Japan (member of OECD) is the world’s third largest oil consumer, almost completely relying on imports. In 2014 the country produced about 16 thousand barrels. of oil a day, while consumption was 4.3 million barrels. a day. In the fall of 2014, the country had more than 420 million barrels. strategic reserves (with a potential capacity of 900 million barrels), three-quarters of which is owned by the state and only 27% were to commercial organizations. According to Moody’s, in September 2015, the accumulated reserves could ensure uninterrupted raw material consumption for 70 days, i.e. about 300 million barrels.

In Europe and the U.S. stocks are rising. Expecting higher prices, traders are buying up cheap oil, holding it “until better times” in the tanks. Because of this, by the beginning of March in Rotterdam, the largest oil hub in the Europe — storage was completely filled, and tankers lined up in the miles-long queue, waiting for the release repositories.

According to the Corporation Royal Vopak NV, the world’s largest operator of oil terminals by the end of 2015, 11 of the oil storage company in the Netherlands, were already full at 96% (against 85% in the fourth quarter of 2014). Of these, eight terminals located in the city of Rotterdam. As of February 19, according to the monitoring firm Genscape, the terminals in Rotterdam were stored 51.3 million barrels. crude oil.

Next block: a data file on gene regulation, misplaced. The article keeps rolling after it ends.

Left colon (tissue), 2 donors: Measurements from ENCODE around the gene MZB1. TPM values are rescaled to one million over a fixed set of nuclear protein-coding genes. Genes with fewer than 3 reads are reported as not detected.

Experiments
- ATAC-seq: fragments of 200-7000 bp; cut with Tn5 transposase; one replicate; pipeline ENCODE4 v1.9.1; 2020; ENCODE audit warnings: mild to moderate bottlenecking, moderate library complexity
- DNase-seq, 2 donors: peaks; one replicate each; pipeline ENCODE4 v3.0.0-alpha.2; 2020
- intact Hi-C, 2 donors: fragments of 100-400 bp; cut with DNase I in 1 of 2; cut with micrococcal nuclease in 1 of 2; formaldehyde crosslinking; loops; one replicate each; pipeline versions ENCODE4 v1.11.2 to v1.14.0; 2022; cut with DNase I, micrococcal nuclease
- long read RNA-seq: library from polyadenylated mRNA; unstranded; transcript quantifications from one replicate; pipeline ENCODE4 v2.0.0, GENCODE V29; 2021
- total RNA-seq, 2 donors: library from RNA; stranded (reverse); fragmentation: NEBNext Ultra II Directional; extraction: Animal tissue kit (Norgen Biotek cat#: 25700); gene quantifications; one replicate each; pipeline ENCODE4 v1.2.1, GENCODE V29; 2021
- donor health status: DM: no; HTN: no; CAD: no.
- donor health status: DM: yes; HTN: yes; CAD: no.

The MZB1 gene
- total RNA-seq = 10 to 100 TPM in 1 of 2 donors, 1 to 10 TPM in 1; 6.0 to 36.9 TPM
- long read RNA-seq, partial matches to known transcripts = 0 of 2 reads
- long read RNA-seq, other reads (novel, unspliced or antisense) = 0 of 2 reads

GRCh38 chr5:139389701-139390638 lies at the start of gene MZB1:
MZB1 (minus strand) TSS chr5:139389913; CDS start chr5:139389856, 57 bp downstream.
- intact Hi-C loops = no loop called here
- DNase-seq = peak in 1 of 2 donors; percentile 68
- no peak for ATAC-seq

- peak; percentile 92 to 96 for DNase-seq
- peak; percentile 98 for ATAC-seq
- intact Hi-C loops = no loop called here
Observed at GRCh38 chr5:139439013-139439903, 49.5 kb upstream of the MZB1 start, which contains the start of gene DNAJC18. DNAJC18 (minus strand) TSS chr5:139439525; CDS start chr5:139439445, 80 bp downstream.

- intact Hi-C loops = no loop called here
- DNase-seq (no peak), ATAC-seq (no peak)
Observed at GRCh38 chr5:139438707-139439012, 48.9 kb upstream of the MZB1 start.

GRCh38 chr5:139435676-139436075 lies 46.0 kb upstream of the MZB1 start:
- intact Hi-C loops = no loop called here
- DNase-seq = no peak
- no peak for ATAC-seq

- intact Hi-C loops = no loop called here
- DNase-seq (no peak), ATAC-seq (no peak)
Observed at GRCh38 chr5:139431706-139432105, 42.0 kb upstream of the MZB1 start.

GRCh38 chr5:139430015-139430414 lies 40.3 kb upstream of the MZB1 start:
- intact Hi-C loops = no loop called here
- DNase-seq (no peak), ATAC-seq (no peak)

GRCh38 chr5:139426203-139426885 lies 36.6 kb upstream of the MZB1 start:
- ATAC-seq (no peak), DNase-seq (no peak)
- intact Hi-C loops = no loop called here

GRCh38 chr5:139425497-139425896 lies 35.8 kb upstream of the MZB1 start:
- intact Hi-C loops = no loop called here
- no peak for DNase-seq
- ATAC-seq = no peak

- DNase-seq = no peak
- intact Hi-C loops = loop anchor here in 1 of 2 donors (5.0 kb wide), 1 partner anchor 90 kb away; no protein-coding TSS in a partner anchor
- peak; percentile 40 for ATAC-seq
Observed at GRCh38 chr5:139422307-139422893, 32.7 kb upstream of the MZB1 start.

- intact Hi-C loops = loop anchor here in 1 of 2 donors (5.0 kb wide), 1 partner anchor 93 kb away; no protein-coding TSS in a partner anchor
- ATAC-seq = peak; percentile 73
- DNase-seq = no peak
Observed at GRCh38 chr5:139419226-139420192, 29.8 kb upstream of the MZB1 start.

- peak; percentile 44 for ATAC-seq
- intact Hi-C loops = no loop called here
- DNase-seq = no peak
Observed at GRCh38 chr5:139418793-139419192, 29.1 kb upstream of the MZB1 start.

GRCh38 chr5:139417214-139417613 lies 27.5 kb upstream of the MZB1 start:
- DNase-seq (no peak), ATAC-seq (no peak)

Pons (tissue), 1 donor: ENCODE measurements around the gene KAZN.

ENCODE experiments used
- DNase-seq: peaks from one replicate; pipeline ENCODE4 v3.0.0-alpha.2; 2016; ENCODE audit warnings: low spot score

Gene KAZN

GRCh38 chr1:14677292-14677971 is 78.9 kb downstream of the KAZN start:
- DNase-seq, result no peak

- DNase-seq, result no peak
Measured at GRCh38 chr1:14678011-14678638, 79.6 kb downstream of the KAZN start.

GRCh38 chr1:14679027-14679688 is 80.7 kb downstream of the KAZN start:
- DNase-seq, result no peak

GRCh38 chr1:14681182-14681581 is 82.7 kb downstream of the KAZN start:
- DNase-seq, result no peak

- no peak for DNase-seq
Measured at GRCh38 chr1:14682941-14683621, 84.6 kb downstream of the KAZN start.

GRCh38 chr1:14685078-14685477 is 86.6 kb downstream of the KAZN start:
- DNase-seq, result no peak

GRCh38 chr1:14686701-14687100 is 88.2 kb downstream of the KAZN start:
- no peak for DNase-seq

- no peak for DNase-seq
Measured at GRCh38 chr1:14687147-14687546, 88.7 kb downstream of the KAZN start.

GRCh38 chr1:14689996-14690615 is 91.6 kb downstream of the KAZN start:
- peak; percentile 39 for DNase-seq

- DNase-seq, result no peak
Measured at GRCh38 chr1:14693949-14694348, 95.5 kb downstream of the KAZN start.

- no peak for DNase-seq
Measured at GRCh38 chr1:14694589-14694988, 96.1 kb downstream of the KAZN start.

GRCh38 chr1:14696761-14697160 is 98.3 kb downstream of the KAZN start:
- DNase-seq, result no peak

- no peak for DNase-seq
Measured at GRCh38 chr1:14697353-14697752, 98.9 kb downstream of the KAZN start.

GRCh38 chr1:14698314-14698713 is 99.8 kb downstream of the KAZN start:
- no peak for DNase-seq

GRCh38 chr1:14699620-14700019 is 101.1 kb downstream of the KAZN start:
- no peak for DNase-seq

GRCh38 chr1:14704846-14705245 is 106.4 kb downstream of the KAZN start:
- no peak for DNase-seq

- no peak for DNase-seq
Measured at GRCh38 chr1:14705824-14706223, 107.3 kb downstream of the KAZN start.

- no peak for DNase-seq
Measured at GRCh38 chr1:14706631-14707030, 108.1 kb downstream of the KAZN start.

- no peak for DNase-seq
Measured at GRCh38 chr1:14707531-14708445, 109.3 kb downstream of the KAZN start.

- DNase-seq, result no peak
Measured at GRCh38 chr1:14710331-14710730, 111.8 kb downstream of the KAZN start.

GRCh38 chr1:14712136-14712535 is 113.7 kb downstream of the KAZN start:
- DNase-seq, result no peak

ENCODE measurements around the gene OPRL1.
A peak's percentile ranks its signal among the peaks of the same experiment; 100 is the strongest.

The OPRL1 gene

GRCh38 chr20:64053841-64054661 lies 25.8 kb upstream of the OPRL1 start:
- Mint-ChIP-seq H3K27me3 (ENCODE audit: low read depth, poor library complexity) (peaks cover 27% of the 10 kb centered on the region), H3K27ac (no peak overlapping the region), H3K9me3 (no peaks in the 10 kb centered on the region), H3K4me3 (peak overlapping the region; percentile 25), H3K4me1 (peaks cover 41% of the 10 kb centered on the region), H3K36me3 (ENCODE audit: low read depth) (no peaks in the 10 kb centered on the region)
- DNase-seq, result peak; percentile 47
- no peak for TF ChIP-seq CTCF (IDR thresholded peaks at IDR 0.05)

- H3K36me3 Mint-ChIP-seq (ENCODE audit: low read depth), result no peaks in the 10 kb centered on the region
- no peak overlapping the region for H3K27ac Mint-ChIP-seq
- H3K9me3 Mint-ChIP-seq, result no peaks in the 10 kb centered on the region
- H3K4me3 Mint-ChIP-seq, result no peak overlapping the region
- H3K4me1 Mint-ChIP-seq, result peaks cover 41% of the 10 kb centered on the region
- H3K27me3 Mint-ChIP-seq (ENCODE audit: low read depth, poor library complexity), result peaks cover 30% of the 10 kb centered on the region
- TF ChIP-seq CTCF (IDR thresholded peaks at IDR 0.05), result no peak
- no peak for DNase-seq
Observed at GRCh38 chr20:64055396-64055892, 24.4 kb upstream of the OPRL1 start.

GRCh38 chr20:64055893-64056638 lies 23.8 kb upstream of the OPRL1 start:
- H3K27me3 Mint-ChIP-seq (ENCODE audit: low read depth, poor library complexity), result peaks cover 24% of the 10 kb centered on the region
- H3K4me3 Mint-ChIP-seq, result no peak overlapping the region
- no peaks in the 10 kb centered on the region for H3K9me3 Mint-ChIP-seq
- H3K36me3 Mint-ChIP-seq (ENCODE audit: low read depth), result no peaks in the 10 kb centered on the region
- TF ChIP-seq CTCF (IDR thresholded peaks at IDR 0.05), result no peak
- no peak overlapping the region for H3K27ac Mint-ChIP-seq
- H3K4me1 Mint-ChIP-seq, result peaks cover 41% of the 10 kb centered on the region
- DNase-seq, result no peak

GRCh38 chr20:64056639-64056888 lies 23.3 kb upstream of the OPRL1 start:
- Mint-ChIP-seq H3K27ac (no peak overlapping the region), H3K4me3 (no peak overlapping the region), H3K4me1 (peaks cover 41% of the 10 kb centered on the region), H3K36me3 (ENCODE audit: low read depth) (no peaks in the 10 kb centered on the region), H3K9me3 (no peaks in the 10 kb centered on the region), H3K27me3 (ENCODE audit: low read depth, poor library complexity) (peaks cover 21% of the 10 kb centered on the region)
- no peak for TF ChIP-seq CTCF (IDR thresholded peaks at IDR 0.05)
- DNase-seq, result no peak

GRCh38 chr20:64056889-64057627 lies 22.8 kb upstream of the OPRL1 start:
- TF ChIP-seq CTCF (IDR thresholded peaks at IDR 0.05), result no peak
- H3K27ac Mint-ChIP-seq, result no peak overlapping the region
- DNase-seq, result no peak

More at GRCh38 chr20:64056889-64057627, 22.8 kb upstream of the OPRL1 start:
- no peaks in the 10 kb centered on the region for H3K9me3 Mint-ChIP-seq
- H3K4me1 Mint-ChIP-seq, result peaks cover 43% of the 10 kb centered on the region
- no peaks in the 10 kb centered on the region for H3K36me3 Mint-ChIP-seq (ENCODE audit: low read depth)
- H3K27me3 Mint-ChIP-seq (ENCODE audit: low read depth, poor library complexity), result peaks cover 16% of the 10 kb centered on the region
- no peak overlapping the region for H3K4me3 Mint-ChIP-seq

In the U.S. about half of all oil reserves are scattered over the storage capacity in the South-East of the country. The largest U.S. oil storage (also included in South-Eastern region) is terminal in Cushing, Oklahoma. At the end of February the tank farm once again for the last year has updated its historical record of occupancy: this time the measure, according to the Ministry of energy, for the first time exceeded 65 million barrels. when the maximum 73,01 million barrels. Thus, the occupancy of the storage facilities in Cushing is now 89%. The historical maximum (91%) was achieved in March 2011 — prior to the introduction into operation of new terminals.

Historical maximum

Analysts Goldman Sachs have shown an inverse relationship of oil prices and stocks are at a historic example. After the economic crisis in Asia in 1997, energy consumption has started to slow down, which led to the increase in reserves in OECD countries. By the end of 1998, the peak occupancy rate storage capacity (2.8 billion barrels). coincided with low oil prices, which reached $10 per barrel. Next year start to impact the OPEC decision to cut production, volume of strategic reserves began to fall (up to 2.5 billion barrels), and oil prices for 1999 as a whole has grown almost three times.

“The market will struggle as long as demand does not exceed supply and there will come a deficit, said Bloomberg, Goldman Sachs analyst Jeff Currie. But even then crowded the store will be an additional burden, while the volume of reserves is not normal”. Average “normal” level of stocks in OECD countries over the past six years, according to the IEA, is a volume in the range of 2.7 billion barrels.